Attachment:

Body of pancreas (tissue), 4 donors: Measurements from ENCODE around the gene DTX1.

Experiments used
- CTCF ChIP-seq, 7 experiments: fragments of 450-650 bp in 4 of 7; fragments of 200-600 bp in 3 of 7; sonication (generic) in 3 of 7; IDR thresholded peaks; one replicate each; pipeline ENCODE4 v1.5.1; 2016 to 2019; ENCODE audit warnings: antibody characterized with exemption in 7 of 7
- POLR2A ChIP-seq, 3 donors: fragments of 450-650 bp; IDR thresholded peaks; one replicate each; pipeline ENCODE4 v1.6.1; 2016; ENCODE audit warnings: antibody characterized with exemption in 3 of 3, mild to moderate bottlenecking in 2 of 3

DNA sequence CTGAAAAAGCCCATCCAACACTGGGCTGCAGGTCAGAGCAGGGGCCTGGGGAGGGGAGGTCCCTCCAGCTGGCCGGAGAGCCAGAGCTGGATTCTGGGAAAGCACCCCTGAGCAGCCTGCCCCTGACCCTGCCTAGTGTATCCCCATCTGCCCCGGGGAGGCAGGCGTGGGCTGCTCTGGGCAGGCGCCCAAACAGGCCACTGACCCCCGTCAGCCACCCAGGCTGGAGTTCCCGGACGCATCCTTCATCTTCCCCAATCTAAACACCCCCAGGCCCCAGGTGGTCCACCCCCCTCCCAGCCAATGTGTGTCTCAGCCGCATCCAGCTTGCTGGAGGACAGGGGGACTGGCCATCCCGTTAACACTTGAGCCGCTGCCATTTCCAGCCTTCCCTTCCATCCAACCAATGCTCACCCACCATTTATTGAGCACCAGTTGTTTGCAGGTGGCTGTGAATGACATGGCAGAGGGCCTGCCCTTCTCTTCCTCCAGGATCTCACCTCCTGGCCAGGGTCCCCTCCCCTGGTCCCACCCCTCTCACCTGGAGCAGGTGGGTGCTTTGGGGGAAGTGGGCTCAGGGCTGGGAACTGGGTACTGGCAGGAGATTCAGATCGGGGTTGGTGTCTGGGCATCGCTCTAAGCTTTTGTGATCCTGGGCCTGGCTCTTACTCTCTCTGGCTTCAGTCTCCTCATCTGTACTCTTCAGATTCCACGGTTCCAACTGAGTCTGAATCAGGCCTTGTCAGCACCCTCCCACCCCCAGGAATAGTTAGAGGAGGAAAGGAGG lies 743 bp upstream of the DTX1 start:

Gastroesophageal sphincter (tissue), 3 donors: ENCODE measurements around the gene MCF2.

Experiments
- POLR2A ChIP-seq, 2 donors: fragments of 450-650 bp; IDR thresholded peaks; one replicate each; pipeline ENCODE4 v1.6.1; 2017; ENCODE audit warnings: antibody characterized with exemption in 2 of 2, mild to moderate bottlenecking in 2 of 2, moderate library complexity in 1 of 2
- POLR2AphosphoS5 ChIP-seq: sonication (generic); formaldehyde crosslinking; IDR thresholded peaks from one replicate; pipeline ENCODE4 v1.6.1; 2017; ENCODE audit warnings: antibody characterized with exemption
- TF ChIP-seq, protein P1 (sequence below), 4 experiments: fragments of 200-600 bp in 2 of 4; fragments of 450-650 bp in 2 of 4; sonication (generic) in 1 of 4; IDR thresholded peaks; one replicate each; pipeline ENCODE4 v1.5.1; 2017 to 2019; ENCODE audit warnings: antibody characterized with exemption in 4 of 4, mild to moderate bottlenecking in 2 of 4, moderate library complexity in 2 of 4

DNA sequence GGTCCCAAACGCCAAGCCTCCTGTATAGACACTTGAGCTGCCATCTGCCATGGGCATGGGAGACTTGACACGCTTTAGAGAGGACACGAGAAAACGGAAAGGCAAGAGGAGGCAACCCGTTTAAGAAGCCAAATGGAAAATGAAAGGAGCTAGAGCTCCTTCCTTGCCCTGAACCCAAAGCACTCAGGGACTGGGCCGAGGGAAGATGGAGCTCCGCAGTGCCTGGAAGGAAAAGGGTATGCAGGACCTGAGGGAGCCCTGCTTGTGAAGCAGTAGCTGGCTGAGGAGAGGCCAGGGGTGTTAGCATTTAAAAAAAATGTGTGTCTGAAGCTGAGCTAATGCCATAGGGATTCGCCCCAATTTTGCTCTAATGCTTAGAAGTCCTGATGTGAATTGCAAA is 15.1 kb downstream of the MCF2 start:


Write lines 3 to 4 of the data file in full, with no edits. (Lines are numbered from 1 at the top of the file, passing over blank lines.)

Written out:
- CTCF ChIP-seq, 7 experiments: fragments of 450-650 bp in 4 of 7; fragments of 200-600 bp in 3 of 7; sonication (generic) in 3 of 7; IDR thresholded peaks; one replicate each; pipeline ENCODE4 v1.5.1; 2016 to 2019; ENCODE audit warnings: antibody characterized with exemption in 7 of 7
- POLR2A ChIP-seq, 3 donors: fragments of 450-650 bp; IDR thresholded peaks; one replicate each; pipeline ENCODE4 v1.6.1; 2016; ENCODE audit warnings: antibody characterized with exemption in 3 of 3, mild to moderate bottlenecking in 2 of 3